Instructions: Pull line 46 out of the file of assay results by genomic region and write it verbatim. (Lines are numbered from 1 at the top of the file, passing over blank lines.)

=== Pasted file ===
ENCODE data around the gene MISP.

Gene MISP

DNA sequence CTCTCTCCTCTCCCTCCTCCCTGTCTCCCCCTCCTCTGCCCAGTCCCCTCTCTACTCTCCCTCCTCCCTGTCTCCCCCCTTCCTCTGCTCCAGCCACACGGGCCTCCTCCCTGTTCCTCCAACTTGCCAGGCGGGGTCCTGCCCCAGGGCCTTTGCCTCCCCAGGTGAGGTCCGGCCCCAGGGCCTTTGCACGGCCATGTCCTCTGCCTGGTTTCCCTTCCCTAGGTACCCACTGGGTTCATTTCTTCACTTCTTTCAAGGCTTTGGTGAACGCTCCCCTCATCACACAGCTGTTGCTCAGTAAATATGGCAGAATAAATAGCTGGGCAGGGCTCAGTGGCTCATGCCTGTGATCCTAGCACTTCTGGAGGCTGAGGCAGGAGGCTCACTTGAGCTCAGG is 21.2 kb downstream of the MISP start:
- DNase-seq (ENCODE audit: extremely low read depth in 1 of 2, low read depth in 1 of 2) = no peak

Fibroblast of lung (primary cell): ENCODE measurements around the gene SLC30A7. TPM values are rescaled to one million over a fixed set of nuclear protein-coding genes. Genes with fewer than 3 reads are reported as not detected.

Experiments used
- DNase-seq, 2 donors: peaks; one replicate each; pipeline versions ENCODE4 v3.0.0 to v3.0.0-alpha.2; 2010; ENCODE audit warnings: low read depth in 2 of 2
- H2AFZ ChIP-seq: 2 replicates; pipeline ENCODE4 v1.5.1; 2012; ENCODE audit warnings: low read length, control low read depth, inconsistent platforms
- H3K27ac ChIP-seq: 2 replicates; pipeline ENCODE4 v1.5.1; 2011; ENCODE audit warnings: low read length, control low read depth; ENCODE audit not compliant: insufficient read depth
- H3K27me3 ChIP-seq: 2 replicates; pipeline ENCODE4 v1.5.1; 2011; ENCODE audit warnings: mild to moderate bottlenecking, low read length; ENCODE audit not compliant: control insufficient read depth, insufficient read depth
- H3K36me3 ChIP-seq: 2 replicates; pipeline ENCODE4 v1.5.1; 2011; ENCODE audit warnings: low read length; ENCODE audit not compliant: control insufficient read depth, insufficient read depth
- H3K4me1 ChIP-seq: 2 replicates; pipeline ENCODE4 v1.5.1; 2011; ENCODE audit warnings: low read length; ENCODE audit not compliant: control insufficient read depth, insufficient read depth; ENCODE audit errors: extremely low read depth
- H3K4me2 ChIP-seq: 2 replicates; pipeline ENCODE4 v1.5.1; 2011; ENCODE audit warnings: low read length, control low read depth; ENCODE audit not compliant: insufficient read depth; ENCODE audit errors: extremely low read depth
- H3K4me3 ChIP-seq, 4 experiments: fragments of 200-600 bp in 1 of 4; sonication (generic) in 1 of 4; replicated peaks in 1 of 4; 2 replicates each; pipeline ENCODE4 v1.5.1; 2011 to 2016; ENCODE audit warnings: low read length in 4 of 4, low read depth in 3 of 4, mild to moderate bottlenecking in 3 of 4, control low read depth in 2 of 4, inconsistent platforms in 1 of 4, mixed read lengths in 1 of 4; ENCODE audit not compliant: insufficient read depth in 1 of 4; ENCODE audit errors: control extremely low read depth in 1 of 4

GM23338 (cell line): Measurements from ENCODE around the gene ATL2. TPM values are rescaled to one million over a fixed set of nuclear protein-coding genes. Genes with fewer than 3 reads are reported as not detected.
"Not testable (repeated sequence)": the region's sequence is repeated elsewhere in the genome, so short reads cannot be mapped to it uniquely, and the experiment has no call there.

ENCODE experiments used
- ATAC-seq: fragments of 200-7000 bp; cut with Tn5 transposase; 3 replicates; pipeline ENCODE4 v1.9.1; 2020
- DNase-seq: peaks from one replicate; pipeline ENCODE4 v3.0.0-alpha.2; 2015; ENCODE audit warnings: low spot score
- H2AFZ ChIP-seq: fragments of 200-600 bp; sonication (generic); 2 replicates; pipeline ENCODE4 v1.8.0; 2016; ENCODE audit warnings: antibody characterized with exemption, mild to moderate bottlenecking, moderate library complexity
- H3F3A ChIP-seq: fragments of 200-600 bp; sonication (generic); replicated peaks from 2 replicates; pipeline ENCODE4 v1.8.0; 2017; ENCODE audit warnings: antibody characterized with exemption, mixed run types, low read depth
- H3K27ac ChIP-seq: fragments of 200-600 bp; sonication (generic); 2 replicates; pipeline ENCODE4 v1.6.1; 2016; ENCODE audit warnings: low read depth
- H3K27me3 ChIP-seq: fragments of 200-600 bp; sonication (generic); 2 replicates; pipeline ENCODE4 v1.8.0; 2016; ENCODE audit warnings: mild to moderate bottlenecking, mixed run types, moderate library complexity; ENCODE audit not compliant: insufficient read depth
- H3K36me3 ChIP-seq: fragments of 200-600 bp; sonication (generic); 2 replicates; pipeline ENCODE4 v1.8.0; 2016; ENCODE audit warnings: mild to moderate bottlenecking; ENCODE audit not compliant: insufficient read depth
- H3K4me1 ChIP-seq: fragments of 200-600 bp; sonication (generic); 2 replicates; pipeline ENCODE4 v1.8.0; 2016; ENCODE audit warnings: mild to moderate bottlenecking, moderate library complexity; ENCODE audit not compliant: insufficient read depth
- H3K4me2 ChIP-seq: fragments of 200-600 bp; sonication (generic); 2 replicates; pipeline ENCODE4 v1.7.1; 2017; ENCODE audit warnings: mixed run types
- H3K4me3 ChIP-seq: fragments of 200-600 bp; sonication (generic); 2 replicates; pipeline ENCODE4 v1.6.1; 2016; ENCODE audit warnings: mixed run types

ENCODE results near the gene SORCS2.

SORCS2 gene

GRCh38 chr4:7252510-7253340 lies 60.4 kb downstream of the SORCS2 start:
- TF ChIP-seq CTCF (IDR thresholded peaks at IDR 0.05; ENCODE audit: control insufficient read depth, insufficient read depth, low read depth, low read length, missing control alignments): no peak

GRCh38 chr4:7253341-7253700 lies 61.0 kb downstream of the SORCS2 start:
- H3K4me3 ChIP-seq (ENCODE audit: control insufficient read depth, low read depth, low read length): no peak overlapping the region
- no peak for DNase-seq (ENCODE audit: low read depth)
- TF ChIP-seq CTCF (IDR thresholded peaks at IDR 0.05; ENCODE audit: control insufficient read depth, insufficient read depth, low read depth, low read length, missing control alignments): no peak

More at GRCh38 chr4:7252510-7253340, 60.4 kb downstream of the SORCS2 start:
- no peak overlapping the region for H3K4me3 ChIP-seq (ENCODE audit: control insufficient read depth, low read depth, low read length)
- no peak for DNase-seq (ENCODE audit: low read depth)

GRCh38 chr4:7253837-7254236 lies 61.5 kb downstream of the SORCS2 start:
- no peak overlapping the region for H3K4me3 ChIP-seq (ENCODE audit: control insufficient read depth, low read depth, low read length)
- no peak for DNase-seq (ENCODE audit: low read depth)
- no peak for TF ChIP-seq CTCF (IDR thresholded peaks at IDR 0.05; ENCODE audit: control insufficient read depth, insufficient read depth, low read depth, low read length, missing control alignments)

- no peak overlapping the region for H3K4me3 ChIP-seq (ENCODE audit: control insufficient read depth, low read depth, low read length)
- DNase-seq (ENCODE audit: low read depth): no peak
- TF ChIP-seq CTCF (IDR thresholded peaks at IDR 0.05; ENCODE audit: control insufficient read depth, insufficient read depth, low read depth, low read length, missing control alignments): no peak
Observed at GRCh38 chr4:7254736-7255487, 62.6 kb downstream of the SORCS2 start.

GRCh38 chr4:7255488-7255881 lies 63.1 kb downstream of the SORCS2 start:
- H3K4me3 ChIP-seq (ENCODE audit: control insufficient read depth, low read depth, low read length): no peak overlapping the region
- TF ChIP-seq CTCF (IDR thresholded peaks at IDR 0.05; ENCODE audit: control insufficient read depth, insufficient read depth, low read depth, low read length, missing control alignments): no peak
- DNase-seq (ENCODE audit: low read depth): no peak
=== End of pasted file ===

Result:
Observed at GRCh38 chr4:7254736-7255487, 62.6 kb downstream of the SORCS2 start.